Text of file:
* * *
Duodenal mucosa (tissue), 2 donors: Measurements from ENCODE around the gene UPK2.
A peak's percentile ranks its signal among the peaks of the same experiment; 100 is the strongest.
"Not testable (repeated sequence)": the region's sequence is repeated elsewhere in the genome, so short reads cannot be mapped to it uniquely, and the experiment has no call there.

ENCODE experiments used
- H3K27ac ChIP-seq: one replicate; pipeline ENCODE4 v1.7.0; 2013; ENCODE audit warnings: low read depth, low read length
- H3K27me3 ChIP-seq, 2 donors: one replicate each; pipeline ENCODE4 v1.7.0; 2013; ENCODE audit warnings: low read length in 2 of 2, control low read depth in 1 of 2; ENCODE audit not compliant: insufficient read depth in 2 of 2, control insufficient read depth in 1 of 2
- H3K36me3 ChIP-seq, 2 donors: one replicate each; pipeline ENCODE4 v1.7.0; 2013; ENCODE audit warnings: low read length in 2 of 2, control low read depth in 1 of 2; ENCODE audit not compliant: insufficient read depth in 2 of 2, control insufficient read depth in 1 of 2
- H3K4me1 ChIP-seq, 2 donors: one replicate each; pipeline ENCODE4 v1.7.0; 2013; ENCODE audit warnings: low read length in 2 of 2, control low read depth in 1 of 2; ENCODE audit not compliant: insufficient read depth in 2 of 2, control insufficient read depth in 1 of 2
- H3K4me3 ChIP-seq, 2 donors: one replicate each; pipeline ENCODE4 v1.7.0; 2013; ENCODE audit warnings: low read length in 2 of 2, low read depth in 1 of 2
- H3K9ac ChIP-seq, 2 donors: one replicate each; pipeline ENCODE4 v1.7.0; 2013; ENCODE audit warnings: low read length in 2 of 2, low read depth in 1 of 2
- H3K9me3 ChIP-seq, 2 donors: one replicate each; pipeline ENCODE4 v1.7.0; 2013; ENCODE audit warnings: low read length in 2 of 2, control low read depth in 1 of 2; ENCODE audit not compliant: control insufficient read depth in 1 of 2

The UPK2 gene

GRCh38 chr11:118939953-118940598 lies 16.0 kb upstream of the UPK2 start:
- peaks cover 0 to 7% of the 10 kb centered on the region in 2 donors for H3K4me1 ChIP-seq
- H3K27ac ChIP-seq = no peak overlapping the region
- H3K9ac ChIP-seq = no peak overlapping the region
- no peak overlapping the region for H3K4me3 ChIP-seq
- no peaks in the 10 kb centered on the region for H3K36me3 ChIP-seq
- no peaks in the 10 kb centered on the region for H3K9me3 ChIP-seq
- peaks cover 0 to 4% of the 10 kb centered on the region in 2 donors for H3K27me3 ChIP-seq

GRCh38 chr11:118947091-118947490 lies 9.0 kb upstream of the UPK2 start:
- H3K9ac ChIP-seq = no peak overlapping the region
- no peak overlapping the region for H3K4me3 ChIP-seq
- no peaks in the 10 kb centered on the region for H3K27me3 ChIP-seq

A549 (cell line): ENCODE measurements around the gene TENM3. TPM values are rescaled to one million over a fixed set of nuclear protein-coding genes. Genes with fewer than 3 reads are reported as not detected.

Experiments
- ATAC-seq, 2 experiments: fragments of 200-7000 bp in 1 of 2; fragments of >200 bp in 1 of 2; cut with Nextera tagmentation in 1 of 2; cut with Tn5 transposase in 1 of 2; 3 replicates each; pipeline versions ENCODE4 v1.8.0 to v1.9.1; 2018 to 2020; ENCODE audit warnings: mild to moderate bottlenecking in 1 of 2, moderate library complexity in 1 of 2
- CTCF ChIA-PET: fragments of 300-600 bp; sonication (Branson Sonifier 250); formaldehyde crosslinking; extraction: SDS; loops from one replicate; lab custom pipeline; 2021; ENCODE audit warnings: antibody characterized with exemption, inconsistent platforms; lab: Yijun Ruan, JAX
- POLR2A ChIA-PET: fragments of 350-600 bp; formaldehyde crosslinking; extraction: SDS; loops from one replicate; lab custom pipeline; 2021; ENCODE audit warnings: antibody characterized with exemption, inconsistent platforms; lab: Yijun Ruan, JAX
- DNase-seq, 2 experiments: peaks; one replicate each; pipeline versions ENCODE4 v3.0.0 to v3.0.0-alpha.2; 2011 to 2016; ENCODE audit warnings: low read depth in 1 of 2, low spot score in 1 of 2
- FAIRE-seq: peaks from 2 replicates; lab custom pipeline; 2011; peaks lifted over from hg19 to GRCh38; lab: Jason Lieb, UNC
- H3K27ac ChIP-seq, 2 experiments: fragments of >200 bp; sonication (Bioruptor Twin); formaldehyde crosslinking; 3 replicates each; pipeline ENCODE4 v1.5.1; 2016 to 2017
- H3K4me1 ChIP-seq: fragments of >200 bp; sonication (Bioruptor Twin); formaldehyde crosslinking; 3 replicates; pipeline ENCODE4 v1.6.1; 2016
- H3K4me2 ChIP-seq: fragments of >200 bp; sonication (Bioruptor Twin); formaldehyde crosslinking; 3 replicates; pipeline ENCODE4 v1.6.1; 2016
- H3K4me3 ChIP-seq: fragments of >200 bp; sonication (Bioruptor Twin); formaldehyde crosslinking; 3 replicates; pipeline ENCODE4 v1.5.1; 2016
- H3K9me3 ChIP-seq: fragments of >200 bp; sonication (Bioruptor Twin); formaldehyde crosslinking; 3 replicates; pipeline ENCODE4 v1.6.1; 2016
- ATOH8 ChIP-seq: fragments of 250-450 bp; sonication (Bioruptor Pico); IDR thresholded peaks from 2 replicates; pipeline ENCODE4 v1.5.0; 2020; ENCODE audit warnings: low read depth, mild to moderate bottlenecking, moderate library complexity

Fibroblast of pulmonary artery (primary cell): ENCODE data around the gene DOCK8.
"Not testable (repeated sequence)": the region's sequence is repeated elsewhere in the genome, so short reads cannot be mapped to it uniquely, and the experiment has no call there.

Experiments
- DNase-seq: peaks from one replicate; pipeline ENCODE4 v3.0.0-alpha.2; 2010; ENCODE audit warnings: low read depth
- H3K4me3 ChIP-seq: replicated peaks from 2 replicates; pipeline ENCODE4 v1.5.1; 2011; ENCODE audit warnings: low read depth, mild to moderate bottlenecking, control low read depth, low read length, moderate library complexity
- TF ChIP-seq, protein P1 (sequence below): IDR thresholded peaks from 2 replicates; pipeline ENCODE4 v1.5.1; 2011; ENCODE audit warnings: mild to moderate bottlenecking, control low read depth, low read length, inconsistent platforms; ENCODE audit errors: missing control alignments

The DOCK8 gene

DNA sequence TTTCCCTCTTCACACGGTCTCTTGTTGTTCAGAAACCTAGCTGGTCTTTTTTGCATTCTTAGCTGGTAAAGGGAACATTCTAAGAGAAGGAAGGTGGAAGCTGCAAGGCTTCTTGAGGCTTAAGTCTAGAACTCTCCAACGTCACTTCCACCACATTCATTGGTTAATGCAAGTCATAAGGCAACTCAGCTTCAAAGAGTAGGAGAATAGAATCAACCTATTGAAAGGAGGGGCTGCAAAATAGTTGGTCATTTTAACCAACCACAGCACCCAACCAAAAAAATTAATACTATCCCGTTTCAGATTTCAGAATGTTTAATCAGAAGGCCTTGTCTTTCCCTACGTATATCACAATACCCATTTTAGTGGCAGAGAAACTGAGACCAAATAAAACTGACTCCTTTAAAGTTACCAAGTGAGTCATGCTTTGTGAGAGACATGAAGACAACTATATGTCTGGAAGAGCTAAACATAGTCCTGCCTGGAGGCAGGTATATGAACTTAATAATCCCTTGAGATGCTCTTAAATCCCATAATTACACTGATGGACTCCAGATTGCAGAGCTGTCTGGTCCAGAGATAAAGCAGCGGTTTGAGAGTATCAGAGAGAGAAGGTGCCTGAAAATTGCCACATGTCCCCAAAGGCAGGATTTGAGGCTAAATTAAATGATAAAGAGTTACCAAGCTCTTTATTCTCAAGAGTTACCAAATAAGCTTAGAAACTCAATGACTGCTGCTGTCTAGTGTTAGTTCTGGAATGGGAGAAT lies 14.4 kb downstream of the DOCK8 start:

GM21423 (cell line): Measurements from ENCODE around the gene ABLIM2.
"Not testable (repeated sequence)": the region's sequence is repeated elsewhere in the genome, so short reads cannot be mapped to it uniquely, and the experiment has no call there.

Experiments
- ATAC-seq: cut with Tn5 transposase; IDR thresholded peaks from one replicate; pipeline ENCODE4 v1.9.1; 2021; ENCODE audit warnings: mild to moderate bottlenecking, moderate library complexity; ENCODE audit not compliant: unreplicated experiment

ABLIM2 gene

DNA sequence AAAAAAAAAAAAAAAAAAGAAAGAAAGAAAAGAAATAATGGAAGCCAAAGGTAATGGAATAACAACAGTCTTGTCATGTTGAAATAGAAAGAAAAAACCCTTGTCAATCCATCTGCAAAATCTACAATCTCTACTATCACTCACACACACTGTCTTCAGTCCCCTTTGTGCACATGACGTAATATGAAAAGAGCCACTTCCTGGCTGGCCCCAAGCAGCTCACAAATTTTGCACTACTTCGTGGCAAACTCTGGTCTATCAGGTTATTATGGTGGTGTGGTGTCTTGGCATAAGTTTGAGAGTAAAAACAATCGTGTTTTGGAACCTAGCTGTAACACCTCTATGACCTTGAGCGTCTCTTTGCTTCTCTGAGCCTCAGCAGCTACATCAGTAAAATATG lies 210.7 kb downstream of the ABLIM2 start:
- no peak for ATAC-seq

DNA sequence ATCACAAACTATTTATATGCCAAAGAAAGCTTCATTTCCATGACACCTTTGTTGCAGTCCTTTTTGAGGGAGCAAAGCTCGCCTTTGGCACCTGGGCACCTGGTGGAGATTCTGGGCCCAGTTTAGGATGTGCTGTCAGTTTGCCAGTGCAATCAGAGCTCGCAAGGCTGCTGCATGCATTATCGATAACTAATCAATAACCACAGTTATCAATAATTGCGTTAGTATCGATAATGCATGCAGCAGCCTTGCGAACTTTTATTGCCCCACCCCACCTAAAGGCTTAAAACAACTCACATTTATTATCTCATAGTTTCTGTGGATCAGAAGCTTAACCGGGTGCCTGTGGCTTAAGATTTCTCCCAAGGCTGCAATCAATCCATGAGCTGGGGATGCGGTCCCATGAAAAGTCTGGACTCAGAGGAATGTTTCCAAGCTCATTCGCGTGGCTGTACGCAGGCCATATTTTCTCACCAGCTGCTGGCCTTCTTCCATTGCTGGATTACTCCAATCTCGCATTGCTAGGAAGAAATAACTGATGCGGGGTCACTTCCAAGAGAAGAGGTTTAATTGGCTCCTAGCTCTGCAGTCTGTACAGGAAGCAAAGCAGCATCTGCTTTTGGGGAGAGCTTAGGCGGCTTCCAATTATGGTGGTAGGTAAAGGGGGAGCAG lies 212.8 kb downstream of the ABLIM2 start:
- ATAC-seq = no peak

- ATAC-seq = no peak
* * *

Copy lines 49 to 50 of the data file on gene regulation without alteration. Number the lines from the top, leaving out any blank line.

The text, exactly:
- ATAC-seq: cut with Tn5 transposase; IDR thresholded peaks from one replicate; pipeline ENCODE4 v1.9.1; 2021; ENCODE audit warnings: mild to moderate bottlenecking, moderate library complexity; ENCODE audit not compliant: unreplicated experiment

ABLIM2 gene